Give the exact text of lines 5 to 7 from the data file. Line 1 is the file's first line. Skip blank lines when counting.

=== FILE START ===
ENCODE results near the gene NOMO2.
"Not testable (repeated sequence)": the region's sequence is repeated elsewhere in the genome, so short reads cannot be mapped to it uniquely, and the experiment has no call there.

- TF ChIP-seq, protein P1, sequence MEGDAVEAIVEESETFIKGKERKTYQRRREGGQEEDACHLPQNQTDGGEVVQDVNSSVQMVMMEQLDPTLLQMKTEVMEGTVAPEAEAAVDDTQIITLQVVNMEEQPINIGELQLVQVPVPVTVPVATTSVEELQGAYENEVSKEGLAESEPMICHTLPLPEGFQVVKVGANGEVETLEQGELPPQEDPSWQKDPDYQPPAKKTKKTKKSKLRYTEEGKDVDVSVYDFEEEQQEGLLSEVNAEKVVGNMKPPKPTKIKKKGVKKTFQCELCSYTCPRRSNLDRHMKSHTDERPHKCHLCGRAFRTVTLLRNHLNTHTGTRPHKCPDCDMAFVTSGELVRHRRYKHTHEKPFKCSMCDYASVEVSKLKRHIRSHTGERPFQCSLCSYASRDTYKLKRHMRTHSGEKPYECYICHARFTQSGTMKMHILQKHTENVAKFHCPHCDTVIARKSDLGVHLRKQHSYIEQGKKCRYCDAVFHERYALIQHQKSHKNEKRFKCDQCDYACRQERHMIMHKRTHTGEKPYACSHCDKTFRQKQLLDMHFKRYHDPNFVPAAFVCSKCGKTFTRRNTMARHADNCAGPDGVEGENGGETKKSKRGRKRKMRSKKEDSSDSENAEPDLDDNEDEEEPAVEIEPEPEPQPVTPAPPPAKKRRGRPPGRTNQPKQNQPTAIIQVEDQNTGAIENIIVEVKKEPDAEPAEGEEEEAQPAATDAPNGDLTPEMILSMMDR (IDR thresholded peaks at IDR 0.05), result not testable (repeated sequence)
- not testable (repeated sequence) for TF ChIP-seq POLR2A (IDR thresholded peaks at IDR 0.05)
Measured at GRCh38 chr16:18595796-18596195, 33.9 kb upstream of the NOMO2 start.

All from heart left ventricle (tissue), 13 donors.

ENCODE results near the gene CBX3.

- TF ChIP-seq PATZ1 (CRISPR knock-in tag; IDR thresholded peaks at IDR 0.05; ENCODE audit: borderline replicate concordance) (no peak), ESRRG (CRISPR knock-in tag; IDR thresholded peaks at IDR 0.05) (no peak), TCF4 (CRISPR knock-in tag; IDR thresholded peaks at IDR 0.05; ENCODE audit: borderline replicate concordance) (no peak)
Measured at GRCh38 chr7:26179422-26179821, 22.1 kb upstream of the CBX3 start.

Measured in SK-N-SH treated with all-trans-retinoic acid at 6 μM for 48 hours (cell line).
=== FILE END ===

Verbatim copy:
Measured at GRCh38 chr16:18595796-18596195, 33.9 kb upstream of the NOMO2 start.

All from heart left ventricle (tissue), 13 donors.

ENCODE results near the gene CBX3.